When you are struggling with an addiction, one of the ramifications is that delayed gratification is not something that you can deal with. One of the primary components of a substance abuse treatment is the necessary behavioral change needed to procure abstinence from substance abuse on a long-term or long lasting basis.
Someone who is struggling with hard core drug use or excessive drug abuse can benefit from what is known as rapid drug detox. When it comes to opioid addiction, rapid drug detox promises quick, painless and efficient detoxification that only takes a few hours to complete. Within this few hours of time, the drug user has completely bypassed what is typically a tortuous journey to recovery that is riddled with obstacles.
Is Rapid Drug Detox Effective?
Is it a safe method of detoxification? Although physicians will tell you that there is no danger behind the rapid detox process, patients have died in the past during similar processes. Between 1999 and 2003, seven patients died in New Jersey at the U.S. Detox Intensive Treatment Center and the presiding physician lost his license. This is because the procedure places a great amount of stress on the user's body, which cannot always take that stress. Through the years, however, new advancements have been made in the arena of rapid detox.
Opioid drugs and opiates are the most common candidates for rapid drug detox. Opiates are like artificial endorphins, which the body already produces naturally. Continued use of these drugs may cause the body to no longer naturally produce endorphins. The brain can develop receptors to deal with the opiates in place of ordinary endorphins as well. Rapid drug detox involves blocking opioid receptors, then blocking opioids. The rapid drug detox lasts for approximately 36 hours and prevents a number of the common withdrawal symptoms, including:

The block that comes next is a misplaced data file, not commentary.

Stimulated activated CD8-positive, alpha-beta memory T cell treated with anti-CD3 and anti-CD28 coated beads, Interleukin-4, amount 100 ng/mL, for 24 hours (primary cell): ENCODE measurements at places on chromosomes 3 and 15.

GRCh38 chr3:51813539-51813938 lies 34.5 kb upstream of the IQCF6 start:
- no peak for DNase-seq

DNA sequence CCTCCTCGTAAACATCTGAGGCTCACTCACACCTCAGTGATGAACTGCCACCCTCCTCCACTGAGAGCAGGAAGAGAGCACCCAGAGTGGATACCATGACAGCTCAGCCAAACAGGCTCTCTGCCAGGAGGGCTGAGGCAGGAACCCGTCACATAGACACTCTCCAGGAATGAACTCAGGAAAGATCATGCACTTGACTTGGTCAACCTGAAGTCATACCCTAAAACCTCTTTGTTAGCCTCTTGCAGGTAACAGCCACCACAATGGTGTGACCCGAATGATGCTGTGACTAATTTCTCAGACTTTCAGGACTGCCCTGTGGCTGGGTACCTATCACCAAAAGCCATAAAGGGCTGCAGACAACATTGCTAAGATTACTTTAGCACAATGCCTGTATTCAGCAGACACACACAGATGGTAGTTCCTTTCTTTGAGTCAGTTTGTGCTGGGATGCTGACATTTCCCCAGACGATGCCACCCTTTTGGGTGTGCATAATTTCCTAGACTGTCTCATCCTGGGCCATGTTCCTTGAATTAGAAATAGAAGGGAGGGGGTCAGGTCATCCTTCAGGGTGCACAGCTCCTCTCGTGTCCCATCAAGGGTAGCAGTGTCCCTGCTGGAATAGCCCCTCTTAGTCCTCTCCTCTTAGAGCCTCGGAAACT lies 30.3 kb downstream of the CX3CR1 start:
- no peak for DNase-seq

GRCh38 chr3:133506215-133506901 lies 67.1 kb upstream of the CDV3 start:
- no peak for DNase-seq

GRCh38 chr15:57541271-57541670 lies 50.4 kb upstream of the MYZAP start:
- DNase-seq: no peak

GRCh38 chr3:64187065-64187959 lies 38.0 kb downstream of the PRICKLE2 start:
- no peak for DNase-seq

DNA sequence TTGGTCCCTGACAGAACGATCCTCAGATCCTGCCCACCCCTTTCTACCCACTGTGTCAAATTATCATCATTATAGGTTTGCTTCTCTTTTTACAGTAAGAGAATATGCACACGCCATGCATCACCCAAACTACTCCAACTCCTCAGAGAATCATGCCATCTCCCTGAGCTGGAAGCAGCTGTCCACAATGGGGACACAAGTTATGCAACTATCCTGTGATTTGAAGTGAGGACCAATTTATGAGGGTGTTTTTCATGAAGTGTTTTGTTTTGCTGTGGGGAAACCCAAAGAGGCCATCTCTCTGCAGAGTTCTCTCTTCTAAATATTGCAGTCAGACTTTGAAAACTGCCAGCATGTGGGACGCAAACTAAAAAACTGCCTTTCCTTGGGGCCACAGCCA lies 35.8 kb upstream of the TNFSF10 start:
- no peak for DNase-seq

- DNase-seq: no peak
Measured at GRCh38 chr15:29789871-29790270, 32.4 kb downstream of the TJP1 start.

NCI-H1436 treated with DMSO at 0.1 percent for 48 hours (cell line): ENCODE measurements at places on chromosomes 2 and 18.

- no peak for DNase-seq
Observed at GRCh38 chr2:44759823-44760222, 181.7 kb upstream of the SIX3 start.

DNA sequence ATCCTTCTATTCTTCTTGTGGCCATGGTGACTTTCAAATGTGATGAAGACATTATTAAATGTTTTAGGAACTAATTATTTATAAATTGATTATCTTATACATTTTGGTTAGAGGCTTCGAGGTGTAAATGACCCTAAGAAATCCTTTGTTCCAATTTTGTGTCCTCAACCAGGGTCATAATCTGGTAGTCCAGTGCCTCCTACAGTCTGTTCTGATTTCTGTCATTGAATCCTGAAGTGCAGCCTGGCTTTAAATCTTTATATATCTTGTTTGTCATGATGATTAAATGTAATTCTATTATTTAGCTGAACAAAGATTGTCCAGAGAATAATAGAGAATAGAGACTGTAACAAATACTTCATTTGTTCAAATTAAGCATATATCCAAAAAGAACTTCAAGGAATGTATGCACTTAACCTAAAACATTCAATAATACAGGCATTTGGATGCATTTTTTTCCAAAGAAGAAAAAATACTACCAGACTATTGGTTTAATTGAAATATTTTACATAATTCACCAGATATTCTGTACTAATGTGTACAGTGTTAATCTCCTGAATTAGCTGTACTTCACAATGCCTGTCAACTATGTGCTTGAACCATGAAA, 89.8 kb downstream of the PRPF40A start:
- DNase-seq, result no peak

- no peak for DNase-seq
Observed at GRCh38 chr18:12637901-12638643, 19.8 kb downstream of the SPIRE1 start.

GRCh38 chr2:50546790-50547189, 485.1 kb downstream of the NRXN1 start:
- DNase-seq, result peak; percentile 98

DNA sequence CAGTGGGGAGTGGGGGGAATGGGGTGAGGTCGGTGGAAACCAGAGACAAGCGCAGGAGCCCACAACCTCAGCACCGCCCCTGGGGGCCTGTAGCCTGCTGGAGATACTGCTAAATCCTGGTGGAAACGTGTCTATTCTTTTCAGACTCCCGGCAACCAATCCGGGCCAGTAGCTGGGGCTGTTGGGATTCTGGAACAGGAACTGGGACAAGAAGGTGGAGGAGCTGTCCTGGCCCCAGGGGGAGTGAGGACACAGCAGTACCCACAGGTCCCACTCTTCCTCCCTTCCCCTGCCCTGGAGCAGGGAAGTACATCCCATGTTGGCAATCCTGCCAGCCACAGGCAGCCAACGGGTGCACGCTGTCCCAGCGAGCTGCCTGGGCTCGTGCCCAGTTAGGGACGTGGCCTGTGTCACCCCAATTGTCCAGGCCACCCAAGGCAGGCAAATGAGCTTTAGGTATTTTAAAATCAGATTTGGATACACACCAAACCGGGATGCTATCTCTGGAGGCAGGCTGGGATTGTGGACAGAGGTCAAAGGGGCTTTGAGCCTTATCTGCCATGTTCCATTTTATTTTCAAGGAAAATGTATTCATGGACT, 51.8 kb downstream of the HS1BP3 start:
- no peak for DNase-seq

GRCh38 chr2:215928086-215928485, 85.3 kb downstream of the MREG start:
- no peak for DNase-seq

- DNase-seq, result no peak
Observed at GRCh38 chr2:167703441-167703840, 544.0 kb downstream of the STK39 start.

- Pain in the abdomen
- Dilated pupils
- Goose bumps
- Nose running
Patients must be screened prior to the treatment to gauge level of dependence. The patient is then sedated by the physician, and the medications are introduced that block the opioid receptors from being able to react to the opioid drug. Ongoing patient monitoring is provided during the administration of medications. The patient is not aware of the process during this time. Following treatment, most patients continue to take a drug called Naltrexone once per day. This is a tablet that is taken orally in order to continue blocking the opioid receptors. What this means is that if a patient does use an opiate, they will not experience the high that they were expecting.
According to physicians that regularly perform this type of rapid drug detox, there are no serious issues associated with the treatment. According to a study produced by the Mount Sinai Medical Center through the University of Miami's School of Medicine, this process is 100 percent successful. The institution states that relapse has only been reported 55 percent of the time, typically within approximately six months following the procedure. There are some physiological effects that must be considered with this type of treatment, though, which was demonstrated by the deaths that occurred in the infancy of the treatment's development.
Overcoming a drug addiction is about more than just rapid drug detox. The rapid drug detox is certainly capable of clearing the physical addiction and the resulting cravings for someone who is abusing a substance. What is not taken into account is that there is also a mental element to drug addiction as well. The individual using the substance must also be willing to make behavioral changes in order to truly prevent an addiction from occurring or reoccurring as the case may be. This is potentially why the chance of relapse is so high. The addict must commit to a lifetime of making changes and healthy decisions in order to prevent reoccurrence of the addiction.
Rapid drug detox is certainly a push in the right direction when it comes to overcoming opioid abuse, however there must also be behavioral changes in addition to the detoxification to create a chance for permanent change. Using Naltrexone to curb cravings while modifying behavior is the ideal way to prevent relapse during recovery. This must be done in conjunction with therapy or counseling in order to make sure that the new lifestyle is going to stick.